Meet the Maths Tutor: Nicola Rosen

Meet the Team

The end of the year is looming, and the Mentor team have come over all nostalgic of late: we’ve been  looking back over 2018 and celebrating all the amazing things our tutors have achieved. It was a particular delight, therefore, to sit down and reminisce with Nicola Rosen, one of our most lauded mathematics tutors. Keep reading to learn more about Nicola!

Name: Nicola Rosen

Location: Muswell Hill, London

You are one of Mentor’s most experienced teachers. How did you first become involved with tutoring?

I first started tutoring when my own children were small, as I wanted to keep up my skills whilst having more time for the family.

You have taught mathematics for 17 years in both independent and state schools. What continues to inspire you about the subject?

I am interested in how children acquire an understanding of mathematical concepts.  The teaching of maths has changed beyond recognition whilst I have been in the profession and I think that it has altered for the better (for the most part!).  The emphasis is now on understanding why  we do what we do rather than just simply copying algorithms and repeating them many times over.  I enjoy the ‘lightbulb’ moments when they come: when children have been wrestling with an idea for some time and it suddenly all makes sense.

During your time as Head of Mathematics at Hereward House School, you taught many students who would eventually accept places at top schools like Eton, Winchester, Westminster and St Paul’s. What challenges did you face when helping students to prepare for their various entrance examinations, and how have these influenced your approach as a tutor?

Firstly, I would have to be very careful that the pupils did not see a practice paper too early, as it could frighten them off the whole idea.  Instead, we would work on building up their understanding of the topics.  Mathematics is a building block subject in that you have to understand the initial concepts very well before moving up the curriculum. We also introduced problem solving very early so that pupils learnt to see mathematical problems as puzzles to be solved. We would encourage them to discuss different methods with others in a collaborative way. The practice papers would only be given when I was sure that they could make a good stab at it. As a tutor the approach is the same but material can be better targeted.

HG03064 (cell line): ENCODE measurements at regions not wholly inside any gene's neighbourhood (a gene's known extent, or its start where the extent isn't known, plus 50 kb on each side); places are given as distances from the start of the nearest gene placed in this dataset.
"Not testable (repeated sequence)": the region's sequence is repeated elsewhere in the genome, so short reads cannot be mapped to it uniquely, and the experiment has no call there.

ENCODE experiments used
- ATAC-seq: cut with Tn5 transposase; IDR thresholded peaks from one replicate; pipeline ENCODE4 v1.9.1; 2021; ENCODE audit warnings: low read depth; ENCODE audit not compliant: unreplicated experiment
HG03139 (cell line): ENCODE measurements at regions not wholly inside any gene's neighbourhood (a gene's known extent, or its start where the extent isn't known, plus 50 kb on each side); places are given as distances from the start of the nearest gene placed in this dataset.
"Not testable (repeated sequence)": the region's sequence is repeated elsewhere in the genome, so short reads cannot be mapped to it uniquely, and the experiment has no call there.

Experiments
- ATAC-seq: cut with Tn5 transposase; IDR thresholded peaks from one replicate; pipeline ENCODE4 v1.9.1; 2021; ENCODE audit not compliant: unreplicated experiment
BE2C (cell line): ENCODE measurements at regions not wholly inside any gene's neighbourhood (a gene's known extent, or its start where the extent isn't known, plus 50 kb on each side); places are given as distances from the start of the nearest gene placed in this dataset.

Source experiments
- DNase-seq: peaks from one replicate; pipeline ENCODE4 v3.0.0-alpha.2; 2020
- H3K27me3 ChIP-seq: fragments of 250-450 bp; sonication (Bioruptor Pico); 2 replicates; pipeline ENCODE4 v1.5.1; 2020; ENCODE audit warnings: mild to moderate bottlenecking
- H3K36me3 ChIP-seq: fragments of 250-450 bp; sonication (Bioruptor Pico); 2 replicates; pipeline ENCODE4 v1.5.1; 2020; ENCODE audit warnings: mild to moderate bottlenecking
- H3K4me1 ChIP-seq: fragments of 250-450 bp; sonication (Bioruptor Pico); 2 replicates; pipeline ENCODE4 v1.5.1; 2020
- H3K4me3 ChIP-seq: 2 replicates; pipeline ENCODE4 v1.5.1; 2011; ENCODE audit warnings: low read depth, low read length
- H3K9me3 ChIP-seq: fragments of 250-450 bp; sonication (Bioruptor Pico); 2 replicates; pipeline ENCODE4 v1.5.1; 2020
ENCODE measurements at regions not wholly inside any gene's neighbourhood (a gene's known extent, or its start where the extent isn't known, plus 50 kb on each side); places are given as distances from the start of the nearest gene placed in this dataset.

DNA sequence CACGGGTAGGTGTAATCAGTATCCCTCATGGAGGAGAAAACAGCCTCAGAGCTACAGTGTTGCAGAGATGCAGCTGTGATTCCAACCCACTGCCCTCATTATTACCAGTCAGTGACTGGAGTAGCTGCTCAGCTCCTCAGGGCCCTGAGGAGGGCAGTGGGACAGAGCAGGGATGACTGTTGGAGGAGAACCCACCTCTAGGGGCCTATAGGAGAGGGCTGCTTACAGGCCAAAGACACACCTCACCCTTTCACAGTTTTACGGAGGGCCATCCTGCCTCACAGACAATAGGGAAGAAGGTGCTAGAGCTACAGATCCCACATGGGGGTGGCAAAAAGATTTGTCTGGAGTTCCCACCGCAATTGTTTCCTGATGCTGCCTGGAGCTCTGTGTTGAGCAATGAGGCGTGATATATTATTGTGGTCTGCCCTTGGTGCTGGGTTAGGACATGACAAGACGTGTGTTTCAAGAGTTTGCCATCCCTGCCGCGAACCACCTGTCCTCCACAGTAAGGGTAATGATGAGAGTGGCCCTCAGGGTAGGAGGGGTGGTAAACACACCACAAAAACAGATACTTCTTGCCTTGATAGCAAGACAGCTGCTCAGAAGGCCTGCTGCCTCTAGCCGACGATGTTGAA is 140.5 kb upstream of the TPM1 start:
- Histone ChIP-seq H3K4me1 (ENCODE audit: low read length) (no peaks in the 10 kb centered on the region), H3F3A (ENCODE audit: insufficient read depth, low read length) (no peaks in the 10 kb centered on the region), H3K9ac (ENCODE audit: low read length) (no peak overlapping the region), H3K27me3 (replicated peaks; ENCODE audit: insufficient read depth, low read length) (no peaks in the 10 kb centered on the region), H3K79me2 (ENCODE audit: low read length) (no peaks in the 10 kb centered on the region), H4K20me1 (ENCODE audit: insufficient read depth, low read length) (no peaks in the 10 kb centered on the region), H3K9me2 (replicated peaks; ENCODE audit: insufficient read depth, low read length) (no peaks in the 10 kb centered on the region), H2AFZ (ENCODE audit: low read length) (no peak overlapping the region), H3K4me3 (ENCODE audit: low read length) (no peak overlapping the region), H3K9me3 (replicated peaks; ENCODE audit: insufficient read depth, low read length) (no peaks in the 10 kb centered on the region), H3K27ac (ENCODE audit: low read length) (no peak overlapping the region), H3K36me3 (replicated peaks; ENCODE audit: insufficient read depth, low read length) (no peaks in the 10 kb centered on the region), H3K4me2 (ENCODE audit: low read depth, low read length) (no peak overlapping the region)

Best moments as a tutor?

When a pupil received a Queen’s Scholarship to Westminster; and when a pupil who has real difficulties with maths said to me recently that ‘actually maths is quite fun’.

Do you think every student has the chance to be successful, given the right support?

Absolutely. I believe that – given the right help and encouragement – every child has the ability to succeed in maths.  Clearly it is a subject that comes easily to some more than to others; but as a child moves through their school career, it is application that is more important than innate ability (in the long run).

But it’s not all about exam results. What other important things does private tutoring offer a budding student?

Tutoring brings with it the ability to move at the pace of that one child, rather than having to teach to the middle ground.  Also, you can improve their confidence by tailoring the materials to just their ability at that time.

You recently returned from two years of teaching in Nairobi. What motivated you to teach abroad, and what did you take away from this experience?

My husband and I had wanted to travel abroad for a while, and it was the act of visiting our son in Kenya that gave us the idea of working in Nairobi.  The single most important thing I learnt is how precious a good education is – and how in the West we must not take it for granted.

What does a typical day look like in the world of Nicola Rosen?

It may start with a run around Highgate Woods followed by a good breakfast reading the paper.  I would then answer emails and do my preparation for my lessons for later.  Some days I am able to indulge my hobbies, such as: singing lessons with City Lit; singing in a local choir; gardening; or just meeting friends.

And finally, Nicola, tell us: if you had to pick one book to share with a tutee, which one would it be?

A book that is great for primary-aged pupils would be Challenge Your Pupilswhich is published by the Mathematical Association.  This book has a series of steadily more tricky problems which can be fun for children who like problems.

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